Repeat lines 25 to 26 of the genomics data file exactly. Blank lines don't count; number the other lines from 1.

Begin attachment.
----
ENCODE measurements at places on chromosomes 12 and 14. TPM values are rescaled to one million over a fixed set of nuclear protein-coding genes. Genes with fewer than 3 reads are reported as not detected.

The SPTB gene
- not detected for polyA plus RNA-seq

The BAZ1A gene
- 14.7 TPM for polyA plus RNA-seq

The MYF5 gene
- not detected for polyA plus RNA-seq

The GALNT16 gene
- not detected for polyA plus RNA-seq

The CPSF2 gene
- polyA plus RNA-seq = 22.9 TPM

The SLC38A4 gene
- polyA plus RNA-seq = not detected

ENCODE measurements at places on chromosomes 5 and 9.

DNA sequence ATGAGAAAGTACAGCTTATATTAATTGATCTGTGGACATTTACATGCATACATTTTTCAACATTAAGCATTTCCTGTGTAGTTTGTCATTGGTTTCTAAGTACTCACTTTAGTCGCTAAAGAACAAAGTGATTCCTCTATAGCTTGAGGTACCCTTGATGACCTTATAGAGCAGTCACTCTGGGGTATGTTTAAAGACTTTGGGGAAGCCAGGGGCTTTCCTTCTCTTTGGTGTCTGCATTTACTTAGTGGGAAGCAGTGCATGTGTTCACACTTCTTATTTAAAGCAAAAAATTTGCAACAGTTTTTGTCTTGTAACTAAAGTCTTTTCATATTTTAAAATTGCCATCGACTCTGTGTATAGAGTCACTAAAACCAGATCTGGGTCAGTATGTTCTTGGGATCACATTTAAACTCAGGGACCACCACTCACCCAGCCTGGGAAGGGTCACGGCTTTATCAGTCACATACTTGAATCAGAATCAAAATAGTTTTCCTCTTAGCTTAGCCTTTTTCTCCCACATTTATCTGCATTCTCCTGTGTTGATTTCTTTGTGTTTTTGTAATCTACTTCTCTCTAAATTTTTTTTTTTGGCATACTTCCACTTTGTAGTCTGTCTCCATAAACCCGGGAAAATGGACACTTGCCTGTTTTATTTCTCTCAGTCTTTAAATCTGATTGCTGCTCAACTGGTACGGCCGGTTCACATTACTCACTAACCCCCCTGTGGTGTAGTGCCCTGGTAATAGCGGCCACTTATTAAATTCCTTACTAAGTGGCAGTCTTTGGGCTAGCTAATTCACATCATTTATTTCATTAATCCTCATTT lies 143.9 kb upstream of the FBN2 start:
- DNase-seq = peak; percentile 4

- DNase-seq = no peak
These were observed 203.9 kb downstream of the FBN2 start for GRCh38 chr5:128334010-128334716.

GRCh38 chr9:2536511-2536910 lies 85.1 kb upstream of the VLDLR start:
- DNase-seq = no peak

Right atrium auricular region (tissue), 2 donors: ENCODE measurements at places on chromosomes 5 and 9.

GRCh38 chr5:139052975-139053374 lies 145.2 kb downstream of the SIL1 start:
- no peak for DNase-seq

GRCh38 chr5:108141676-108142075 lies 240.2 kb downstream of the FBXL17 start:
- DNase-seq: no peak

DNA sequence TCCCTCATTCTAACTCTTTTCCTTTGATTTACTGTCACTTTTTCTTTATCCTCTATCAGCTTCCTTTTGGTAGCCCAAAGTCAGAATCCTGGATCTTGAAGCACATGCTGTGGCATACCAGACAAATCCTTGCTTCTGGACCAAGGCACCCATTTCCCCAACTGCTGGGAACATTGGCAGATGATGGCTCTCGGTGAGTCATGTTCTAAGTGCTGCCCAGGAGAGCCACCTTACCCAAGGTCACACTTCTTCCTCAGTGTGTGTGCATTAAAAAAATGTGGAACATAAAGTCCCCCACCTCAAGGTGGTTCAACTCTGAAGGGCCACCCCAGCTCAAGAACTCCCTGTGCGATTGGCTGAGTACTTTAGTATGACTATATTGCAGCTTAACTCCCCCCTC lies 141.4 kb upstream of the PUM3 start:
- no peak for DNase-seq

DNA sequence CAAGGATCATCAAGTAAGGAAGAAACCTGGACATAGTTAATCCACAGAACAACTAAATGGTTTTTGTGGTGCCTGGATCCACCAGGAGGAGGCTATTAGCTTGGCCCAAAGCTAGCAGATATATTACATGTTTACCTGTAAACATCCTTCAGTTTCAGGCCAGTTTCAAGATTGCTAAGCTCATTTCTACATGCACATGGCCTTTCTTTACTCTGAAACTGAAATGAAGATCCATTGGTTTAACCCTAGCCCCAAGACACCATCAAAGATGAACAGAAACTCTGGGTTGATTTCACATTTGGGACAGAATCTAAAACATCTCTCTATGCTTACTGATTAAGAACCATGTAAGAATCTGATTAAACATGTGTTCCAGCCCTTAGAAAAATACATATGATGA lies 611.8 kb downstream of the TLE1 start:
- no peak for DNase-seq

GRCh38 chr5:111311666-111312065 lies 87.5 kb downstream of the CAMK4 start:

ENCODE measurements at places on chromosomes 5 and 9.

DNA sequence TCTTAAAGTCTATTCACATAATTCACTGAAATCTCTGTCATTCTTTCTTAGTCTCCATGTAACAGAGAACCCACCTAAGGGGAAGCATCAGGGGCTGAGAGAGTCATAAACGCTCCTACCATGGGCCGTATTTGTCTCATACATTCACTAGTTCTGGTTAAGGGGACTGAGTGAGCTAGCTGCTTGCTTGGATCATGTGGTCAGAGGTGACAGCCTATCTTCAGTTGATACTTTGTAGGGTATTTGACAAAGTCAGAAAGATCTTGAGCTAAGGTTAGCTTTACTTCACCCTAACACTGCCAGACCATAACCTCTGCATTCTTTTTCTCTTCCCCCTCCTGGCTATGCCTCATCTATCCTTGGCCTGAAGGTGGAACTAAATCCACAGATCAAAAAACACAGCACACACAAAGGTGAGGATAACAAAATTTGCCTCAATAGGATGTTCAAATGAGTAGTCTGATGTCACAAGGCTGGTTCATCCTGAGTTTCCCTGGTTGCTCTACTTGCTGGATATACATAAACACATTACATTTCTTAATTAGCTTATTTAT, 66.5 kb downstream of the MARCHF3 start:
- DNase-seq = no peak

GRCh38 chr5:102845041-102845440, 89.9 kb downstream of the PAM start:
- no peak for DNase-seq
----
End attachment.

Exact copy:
- DNase-seq: no peak

DNA sequence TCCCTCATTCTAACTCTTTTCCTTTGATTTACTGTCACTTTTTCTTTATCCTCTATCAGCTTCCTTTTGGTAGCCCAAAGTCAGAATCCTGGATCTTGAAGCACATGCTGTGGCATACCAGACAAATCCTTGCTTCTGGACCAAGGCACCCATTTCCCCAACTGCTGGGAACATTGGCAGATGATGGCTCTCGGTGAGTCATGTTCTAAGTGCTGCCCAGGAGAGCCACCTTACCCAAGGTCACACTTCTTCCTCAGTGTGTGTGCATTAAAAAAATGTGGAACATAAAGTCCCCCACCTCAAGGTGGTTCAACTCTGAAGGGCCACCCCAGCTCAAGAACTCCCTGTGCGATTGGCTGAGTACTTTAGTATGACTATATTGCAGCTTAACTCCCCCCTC lies 141.4 kb upstream of the PUM3 start: